Add Device-Specific Class Names To Body Tag


This is day 21 of my WordPress Developer Advent Calendar.

If you ever wanted to alter the body class on the frontend of a WordPress site, you would use the body_class filter:

add_filter( 'body_class', array( $this, 'add_class_names' ) );

I wanted to add device-specific class names onto the body tag, so that I could then target those classes in my stylesheets and javascript to change the way my site responds on different devices. Perhaps I want to show a popup for all visitors who are using IE. The applications are limitless.

WordPress already has built in global variables for which browser the visitor is using:

global $is_lynx, $is_gecko, $is_IE, $is_opera, $is_NS4, $is_safari, $is_chrome;

You can then use these variables and append class names by using the body_class filter:

function add_browser_class_names_to_body($classes) {
    global $is_lynx, $is_gecko, $is_IE, $is_opera, $is_NS4, $is_safari, $is_chrome;
    if ($is_lynx) { $classes[] = "lynx"; }
    if ($is_gecko) { $classes[] = "gecko"; }
    if ($is_opera) { $classes[] = "opera"; }
    if ($is_NS4) { $classes[] = "ns4"; }
    if ($is_safari) { $classes[] = "safari"; }
    if ($is_chrome) { $classes[] = "chrome"; }
    if ($is_IE) { $classes[] = "ie"; }
    return $classes;
add_filter( 'body_class', 'add_browser_class_names_to_body' );

What About Mobile Detection?

I wanted to take it a step further and also add classes based on the type of mobile device that was being used, e.g. iPhone, Android, Blackberry, etc. There is a great project on Github called MobileDetect which allows you to do just that. Here is a simple way to use the library:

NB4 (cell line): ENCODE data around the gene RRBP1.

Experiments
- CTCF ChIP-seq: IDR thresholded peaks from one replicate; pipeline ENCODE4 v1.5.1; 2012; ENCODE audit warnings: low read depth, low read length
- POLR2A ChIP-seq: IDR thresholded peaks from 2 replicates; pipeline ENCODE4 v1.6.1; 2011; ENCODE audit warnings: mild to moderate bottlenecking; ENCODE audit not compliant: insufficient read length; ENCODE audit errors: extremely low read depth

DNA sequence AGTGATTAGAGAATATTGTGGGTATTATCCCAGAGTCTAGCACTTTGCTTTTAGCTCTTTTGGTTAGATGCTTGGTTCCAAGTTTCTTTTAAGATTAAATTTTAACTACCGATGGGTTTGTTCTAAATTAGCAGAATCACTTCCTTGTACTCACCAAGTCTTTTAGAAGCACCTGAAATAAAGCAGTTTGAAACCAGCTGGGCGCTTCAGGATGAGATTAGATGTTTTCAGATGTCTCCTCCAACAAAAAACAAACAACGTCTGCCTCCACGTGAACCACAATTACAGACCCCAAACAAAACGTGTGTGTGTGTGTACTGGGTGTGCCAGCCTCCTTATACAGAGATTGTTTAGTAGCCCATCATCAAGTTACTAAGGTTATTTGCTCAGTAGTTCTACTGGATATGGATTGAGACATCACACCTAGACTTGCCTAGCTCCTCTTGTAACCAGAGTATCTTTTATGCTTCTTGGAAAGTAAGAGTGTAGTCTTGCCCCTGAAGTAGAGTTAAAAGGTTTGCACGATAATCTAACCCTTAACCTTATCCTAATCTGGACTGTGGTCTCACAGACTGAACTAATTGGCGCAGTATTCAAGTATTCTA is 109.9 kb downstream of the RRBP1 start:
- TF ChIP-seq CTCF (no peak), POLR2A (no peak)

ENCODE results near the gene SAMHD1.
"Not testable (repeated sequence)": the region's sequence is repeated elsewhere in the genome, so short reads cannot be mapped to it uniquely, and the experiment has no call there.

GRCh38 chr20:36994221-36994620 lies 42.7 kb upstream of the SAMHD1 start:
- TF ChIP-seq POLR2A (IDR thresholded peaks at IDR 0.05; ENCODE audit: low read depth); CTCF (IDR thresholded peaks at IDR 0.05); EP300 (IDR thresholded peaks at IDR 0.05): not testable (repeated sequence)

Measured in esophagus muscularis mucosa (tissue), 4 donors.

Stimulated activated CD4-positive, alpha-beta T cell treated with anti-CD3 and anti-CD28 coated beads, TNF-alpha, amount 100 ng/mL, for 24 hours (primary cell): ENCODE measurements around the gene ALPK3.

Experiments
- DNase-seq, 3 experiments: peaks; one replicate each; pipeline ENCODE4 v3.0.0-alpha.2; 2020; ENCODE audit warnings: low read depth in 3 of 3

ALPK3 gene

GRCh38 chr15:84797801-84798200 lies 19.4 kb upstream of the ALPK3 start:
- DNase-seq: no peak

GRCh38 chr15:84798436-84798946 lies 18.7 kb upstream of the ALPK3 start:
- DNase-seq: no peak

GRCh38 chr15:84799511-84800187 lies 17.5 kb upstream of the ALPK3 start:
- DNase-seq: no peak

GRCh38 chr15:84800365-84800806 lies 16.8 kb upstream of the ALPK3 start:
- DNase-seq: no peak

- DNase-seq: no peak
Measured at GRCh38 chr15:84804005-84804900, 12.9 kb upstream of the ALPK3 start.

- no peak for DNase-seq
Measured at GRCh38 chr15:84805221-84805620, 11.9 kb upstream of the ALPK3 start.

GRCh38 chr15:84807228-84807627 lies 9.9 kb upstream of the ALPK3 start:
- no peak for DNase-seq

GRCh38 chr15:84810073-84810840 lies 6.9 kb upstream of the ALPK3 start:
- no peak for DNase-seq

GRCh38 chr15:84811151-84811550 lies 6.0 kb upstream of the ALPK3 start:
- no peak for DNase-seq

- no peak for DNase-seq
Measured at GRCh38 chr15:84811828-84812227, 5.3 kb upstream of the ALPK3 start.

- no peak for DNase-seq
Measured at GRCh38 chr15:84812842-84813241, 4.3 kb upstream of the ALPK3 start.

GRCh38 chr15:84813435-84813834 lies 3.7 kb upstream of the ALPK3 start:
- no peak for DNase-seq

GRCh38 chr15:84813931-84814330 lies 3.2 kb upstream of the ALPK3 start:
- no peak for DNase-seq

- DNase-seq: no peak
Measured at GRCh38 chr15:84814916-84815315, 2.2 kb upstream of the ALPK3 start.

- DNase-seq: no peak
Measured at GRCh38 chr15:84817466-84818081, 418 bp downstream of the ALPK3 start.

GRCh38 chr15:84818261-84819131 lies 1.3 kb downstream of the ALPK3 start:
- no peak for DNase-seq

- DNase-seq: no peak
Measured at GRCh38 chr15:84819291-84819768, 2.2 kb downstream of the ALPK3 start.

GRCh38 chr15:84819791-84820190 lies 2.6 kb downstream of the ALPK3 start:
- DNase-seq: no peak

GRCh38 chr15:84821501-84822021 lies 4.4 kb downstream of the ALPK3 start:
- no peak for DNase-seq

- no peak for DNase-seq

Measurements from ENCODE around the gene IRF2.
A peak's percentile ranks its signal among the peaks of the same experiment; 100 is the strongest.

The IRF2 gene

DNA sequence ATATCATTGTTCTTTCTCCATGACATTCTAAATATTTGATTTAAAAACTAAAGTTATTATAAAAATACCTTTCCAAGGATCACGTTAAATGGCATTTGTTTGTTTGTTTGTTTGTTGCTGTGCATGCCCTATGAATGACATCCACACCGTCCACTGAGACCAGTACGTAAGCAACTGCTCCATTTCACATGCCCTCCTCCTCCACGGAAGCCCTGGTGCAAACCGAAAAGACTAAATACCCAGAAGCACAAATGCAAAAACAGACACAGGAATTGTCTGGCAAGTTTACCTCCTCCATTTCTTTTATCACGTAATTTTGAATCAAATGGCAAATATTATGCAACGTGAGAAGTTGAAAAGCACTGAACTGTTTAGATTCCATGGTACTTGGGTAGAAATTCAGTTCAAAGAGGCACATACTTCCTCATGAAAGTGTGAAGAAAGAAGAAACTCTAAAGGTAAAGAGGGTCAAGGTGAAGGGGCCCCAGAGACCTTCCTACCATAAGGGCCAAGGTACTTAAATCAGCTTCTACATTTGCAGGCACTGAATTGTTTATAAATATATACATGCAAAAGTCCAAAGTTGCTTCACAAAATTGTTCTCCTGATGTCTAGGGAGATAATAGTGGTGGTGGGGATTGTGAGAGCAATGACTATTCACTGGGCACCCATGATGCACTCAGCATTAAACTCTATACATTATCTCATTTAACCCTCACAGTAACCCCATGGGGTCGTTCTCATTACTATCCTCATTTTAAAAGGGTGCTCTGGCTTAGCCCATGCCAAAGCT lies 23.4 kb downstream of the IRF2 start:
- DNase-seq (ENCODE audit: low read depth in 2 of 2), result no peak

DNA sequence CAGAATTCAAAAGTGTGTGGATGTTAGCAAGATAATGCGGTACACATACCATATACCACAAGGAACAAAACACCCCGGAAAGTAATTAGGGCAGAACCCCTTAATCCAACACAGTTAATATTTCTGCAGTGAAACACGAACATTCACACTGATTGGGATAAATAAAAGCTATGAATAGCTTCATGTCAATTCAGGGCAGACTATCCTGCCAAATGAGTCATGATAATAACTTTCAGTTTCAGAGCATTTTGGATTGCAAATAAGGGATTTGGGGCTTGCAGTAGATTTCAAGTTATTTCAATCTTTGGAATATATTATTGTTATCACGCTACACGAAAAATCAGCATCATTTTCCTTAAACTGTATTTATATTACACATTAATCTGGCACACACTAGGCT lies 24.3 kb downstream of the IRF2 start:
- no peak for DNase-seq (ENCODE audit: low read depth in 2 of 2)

$md = new Mobile_Detect();
if ( $md->isTablet() ) { 
    //do stuff for tablet
else if ( $md->isMobile() ) { 
    //do stuff for mobile
//Specific types of mobile devices
if ( $md->isIphone() ) { 
    //do stuff for iphone
if ( $md->isAndroidOS() ) {
    //do stuff for android

So combining that code and the body_class filter you can do some pretty cool stuff:

function add_mobile_class_names_to_body($classes) {
    $md = new Mobile_Detect();
    //Tablet, Mobile or Desktop
    if ( $md->isTablet() ) { $classes[] = 'tablet'; }
    else if ( $md->isMobile() ) { $classes[] = "mobile"; }
    else { $classes[] = "desktop"; }
    //Specific types of mobile devices
    if ( $md->isIphone() ) { $classes[] = 'iphone'; }
    if ( $md->isAndroidOS() ) { $classes[] = 'android'; }
    if ( $md->isBlackBerry() ) { $classes[] = 'blackberry'; }
    return $classes;